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What %s Means in Python – Secret Revealed!

What %s Means in Python – Secret Revealed!

%s is an argument specifier and is used for string formatting. It borrows its syntax from the C language. Simply put, it lets you add a value inside a string.

The value can be a string or any object that can get converted into a string, for example, number, list, etc.

 

All string values

Consider the following example.

 

name = input("Please insert your name: ")
song = input("What is your favorite song? " )
print("Hello %s! Would you like to listen to %s?" %(name, song))

 

In the above example, we take the name and the favorite song from the user and display a message using these values.

Moreover, we put %s as a placeholder at those places where you want values of variables.

A tuple containing values follows the format string, i.e., %(name, song). Remember to insert values in the same order you want to display them. In this case, the name will come first and then the song.

A sample output of the above example is given below.

 

Please insert your name: ashton
What is your favorite song? Perfect
Hello ashton! Would you like to listen to Perfect?

As you can see, this works as expected.

 

A single value

If we only have a single %s, then we can write a value without a tuple. Let’s see.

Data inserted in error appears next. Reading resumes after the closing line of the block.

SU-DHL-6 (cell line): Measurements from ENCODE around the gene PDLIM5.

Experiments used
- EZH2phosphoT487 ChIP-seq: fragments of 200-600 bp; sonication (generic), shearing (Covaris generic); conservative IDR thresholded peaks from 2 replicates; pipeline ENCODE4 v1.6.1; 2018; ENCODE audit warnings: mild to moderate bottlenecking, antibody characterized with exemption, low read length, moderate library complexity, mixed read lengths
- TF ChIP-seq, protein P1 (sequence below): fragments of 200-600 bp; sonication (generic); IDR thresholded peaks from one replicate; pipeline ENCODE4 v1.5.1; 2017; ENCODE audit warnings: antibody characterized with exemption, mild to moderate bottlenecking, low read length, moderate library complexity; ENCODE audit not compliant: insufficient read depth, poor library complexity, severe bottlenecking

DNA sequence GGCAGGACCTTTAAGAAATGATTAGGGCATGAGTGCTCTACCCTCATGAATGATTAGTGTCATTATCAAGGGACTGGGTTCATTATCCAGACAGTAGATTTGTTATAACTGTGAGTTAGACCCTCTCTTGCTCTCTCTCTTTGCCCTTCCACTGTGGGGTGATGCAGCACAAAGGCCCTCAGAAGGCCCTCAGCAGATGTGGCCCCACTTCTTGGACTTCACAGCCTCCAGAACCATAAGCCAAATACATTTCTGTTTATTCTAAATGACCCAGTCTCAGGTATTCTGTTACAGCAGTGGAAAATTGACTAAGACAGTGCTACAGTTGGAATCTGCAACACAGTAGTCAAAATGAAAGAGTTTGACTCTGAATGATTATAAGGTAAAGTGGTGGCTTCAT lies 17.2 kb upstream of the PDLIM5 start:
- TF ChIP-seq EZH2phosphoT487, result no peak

name = input("Please insert your name: ")
print("Hello %s!" % name)

 

Output

 

Please insert your name: Agar
Hello Agar!

 

Objects with a string representation

As already mentioned, a value can be any object that can get converted into a string. Let’s take an example.

 

name = "Smith"
score = [70, 80, 90, 100]
print("The score of %s in the last four matches: %s" % (name, score))

 

Output

 

The score of Smith in the last four matches: [70, 80, 90, 100]

 

As you can observe, we place a string and a list using the %s argument specifier. It converts the list to a string automatically.

Let’s take the same example and do it using the concatenation operator.

 

name = "Smith"
score = [70, 80, 90, 100]
print("The score of " + name + " in the last four matches " + str(score))

 

Output

The score of Smith in the last four matches [70, 80, 90, 100]

Here, unlike %s, we explicitly convert the list to a string and use + at every place we want to add a value.

 

TypeError

Moreover, the number of argument specifiers needs to be the same as the number of values in the tuple. If they are not, you will get an error. Let’s see.

 

name = input("Please insert your name: ")
song = input("What is your favorite song? " )
print("Hello %s! Would you like to listen to %s?" %(name))

 

Output

 

What does %s in Python mean

What does %s in Python mean

As you can see in the above output, the program throws a TypeError.

 

Mapping key

Instead of remembering the order in which you want to insert values, you can pass a mapping key to %s. Consider the following example to understand this concept.

 

name = "Ashton Agar"
age  = 20
print("My name is %(name)s and my age is %(age)s." %{"age":age, "name":name})

 

Output

 

My name is Ashton Agar and my age is 20.

 

In the above example, we pass a dictionary containing (key, value) pairs instead of a tuple. Moreover, the key is placed in between the % and s, which gets replaced by its value later. Therefore, we do not need to remember the order.

%s is an old method of formatting strings. Better techniques such as format() and f-strings have got introduced that are easier to use and provide more functionalities.

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